Nourishing body, mind, and the earth for healthy communities

January 15, 2018

The Boys and Girls Club of Grand Rapids and Greenway, Earth Circle and Second Harvest North Central Food Bank, were all provided grants through the Community Foundation to work with families, youth and the broader community to meet immediate needs and ensure a healthier future.

 

Over the next several weeks, the Grand Rapids Area Community Foundation is highlighting grants from the Annual Grant Cycle and some of the ways that giving has a real impact on our neighbors.

 

The Boys and Girls Club of Grand Rapids and Greenway is inspiring youth through the Torch Leadership Program

The Torch Leadership Program’s mission is to enable all young people, especially those who need us most, to reach their full potential as productive, caring, responsible citizens. The Torch Club develops junior leaders, providing an opportunity for middle school students in grades 5-8, to be involved in youth-led small group leadership and service activities. Torch Club members learn to lead and work together to implement activities in four areas: service to community, education, health and fitness and social recreation.

 

“At the heart of learning to work together is character and leadership development that gives young people a chance to lead and to act on their humanitarian ideals while building self-respect with strong attachments to family and community,” says Lori Kangas Olson, Area Director, Boys and Girls Club of Grand Rapids and Greenway.

 

The Torch Club gives youth confidence to pursue leadership roles outside of Boys & Girls Club and carry these traits and skills over into their adult lives. The program will be implemented at two Club sites, and Torch Club members will learn to elect officers and work together. Through service activities, Torch Club members identify Club and community needs, develop programs and activities, and actively participate in their own community sites. These activities also provide experience in the democratic process. “Above all, they give young people a chance to contribute something of value to others,” says Lori.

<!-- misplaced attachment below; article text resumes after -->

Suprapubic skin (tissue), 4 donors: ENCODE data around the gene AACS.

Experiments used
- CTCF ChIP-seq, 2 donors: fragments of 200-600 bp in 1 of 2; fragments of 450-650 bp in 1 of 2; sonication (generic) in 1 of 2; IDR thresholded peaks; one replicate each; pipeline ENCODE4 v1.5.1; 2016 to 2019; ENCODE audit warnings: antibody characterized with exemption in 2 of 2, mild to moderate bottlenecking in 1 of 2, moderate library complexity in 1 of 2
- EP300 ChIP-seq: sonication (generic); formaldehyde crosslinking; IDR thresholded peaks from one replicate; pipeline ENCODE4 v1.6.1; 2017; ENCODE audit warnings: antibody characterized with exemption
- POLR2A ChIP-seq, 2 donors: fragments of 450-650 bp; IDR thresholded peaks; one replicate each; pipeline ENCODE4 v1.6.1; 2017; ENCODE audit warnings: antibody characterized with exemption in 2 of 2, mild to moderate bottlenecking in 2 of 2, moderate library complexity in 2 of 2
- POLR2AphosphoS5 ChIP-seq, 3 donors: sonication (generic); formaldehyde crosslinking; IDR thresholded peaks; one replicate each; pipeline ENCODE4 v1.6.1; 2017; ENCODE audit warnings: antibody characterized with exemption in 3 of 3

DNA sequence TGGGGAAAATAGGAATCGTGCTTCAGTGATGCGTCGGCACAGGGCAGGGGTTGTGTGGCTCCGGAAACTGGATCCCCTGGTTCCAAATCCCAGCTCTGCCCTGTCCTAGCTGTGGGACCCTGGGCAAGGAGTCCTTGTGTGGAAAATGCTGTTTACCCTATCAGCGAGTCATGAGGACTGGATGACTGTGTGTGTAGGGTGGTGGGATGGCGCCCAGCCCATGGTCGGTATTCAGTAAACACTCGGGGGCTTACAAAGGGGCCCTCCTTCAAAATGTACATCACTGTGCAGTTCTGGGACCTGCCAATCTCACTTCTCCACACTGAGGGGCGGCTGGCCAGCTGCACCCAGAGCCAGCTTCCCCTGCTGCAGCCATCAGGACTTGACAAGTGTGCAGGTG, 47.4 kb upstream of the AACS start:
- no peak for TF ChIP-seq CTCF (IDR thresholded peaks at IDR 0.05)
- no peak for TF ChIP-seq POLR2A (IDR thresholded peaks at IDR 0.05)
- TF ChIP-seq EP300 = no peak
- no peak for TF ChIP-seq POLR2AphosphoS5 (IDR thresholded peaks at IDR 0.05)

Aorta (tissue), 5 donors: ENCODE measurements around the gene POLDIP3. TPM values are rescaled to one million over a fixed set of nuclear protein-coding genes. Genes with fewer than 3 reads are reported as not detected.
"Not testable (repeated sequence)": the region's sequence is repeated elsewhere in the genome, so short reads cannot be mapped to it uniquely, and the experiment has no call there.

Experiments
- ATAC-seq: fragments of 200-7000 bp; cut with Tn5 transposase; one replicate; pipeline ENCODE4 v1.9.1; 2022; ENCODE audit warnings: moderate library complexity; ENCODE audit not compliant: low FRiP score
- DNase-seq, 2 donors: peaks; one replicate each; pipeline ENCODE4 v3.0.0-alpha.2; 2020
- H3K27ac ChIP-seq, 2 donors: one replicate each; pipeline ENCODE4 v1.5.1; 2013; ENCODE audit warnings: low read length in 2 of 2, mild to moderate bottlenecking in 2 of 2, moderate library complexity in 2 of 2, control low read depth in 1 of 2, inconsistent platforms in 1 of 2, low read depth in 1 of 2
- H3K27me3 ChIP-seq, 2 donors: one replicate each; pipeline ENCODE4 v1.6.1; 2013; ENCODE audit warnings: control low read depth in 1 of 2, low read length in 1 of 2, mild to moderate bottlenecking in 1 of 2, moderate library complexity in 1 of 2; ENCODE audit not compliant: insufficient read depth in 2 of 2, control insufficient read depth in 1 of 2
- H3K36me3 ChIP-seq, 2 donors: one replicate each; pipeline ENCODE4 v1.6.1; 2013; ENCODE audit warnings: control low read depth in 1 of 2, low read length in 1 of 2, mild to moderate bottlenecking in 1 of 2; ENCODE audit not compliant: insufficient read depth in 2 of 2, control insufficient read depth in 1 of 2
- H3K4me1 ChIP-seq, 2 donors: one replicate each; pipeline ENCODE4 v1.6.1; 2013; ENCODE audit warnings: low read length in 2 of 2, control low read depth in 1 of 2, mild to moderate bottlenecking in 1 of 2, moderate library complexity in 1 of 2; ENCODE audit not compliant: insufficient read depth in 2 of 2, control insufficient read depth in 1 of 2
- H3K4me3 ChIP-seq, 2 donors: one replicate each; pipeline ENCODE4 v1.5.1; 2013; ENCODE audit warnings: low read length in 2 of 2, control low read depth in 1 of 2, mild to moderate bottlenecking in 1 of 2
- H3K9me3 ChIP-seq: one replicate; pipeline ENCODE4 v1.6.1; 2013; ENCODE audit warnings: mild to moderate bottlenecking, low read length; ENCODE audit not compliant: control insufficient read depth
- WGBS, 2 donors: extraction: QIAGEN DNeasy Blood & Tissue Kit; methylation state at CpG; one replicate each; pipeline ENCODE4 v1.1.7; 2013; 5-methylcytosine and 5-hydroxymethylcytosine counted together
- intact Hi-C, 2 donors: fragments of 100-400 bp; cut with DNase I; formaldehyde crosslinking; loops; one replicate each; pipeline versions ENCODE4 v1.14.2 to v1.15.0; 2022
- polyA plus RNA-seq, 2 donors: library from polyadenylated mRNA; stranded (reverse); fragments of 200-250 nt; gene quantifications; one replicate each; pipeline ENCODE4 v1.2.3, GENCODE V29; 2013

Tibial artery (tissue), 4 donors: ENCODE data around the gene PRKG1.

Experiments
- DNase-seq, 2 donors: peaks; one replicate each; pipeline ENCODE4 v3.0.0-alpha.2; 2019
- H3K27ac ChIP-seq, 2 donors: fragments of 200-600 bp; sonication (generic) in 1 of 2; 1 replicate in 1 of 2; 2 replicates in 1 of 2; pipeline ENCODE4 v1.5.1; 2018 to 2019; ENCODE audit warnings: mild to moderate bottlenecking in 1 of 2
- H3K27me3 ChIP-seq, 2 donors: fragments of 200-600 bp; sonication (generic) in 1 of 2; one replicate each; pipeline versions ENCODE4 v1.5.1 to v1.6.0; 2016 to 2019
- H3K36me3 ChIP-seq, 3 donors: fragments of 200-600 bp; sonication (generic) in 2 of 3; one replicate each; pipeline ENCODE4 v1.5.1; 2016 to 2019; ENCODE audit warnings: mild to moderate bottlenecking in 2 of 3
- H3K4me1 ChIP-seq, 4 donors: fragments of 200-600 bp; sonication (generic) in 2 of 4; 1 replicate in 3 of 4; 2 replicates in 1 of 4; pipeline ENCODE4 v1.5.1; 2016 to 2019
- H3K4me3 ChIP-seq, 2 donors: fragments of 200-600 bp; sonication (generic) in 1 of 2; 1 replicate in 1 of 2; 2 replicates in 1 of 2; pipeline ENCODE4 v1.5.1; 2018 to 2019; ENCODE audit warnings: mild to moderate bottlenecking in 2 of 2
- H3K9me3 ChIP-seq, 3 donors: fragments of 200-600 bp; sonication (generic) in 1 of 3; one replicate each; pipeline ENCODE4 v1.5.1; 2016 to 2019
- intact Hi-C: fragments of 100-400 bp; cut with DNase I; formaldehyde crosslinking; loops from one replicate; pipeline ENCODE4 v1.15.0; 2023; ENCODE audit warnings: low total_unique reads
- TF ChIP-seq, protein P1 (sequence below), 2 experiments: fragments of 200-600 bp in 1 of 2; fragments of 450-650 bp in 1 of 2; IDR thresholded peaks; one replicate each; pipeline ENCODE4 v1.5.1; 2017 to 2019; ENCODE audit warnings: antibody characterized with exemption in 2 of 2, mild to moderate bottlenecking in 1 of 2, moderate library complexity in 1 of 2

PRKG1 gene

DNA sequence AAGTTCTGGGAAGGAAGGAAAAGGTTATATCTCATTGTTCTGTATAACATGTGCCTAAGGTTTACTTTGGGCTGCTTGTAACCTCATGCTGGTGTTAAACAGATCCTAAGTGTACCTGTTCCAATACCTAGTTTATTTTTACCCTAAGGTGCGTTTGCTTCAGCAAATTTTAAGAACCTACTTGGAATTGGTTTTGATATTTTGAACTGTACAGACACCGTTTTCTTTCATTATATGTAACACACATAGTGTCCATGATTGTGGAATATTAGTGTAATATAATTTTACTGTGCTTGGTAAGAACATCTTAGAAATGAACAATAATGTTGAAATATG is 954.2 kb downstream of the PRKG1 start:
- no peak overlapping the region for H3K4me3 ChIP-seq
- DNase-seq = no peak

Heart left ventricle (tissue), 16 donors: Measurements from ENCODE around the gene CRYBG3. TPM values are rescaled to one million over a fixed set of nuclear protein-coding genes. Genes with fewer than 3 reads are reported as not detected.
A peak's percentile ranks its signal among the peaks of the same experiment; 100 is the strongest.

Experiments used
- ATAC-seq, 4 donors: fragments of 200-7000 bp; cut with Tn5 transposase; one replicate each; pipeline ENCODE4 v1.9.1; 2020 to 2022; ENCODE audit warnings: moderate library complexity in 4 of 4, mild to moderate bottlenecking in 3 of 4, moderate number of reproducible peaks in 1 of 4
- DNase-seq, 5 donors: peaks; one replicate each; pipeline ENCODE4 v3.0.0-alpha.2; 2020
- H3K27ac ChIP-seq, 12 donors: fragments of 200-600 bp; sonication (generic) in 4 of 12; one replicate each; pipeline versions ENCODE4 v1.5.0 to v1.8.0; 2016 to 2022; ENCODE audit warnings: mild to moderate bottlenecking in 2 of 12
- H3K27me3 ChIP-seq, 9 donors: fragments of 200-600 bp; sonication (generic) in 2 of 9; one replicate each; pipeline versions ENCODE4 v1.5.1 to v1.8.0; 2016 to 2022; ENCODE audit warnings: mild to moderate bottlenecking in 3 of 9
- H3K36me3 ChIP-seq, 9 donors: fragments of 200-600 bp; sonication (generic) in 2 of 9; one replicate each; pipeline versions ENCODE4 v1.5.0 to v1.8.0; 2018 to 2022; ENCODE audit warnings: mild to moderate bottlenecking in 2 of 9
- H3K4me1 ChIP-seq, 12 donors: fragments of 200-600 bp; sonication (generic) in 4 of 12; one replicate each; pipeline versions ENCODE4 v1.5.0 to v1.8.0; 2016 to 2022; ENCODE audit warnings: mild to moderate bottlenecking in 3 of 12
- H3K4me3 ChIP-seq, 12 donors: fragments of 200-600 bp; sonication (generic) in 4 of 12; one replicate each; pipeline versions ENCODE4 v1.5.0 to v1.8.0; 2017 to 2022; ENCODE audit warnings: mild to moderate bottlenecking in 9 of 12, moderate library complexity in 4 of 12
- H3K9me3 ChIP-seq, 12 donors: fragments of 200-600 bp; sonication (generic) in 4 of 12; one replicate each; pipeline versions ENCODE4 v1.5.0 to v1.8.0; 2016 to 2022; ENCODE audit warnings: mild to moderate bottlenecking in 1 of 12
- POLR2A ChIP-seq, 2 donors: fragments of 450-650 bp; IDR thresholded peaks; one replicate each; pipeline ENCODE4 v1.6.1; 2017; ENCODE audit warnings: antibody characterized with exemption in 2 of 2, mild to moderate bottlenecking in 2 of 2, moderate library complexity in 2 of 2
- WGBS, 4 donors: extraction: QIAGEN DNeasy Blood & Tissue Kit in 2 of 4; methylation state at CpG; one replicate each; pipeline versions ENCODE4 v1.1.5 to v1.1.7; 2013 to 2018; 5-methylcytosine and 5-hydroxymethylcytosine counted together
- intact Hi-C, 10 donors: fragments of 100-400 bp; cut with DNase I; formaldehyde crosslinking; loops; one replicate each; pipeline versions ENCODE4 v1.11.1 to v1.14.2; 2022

Examples of Torch Club service activities include: peer mentoring and adopt-a-grandparent programs, food and clothing drive, community clean-ups and beautification projects, and environmental awareness campaigns. Torch Club members also take part in educational activities that focus on personal development. These activities develop socialization, problem-solving, communications, goal-setting and decision-making skills.  Funded by the Peter Burich and Gloria Sella Burich Fund, and Kosak Family Fund, the Torch Club members, at the Grand Rapids and Greenway site, will meet an average of two days a week.

 

Earth Circle plans special Earth Day 2018 event to raise awareness and reduce use of plastic

Earth Circle's mission with the BYOBAG (Bring Your Own Bag) campaign is to promote concern for the earth and its inhabitants on growing pollution, climate change, and plastic's ever increasing and never-ending, destructive presence. The group, along with Hired Hands, is planning a special Earth Day 2018 community awareness event to demonstrate the amount of plastic used in Grand Rapids by setting bales of plastic in various areas of Grand Rapids.

 

“The heart of our program is to reduce the use of plastic bags and other plastic items,” says Pat Helmberger, Earth Circle. “We are ordering canvas bags from a local company and will distribute to shoppers who need them.” 

Earth Circle will also teach over 200 fifth graders about plastic pollution at the Water Legacy event in May.  The program is being funded by the Fund for the Environment.

 

Second Harvest North Central Food Bank provides immediate food security and teaches healthy eating to reduce hypertension and diabetes

The Second Harvest North Central Food Bank is headquartered in Grand Rapids and serves Aitkin, Cass, Crow Wing, Itasca, Koochiching, Kanabec, and Mille Lacs counties. With a mission to engage the community to end hunger, the agency administers nine programs that distribute more than 4.3 million pounds of food and non-food products per year to low-income children, seniors, individuals with disabilities, struggling working families, and non-profit agencies that serve the needy.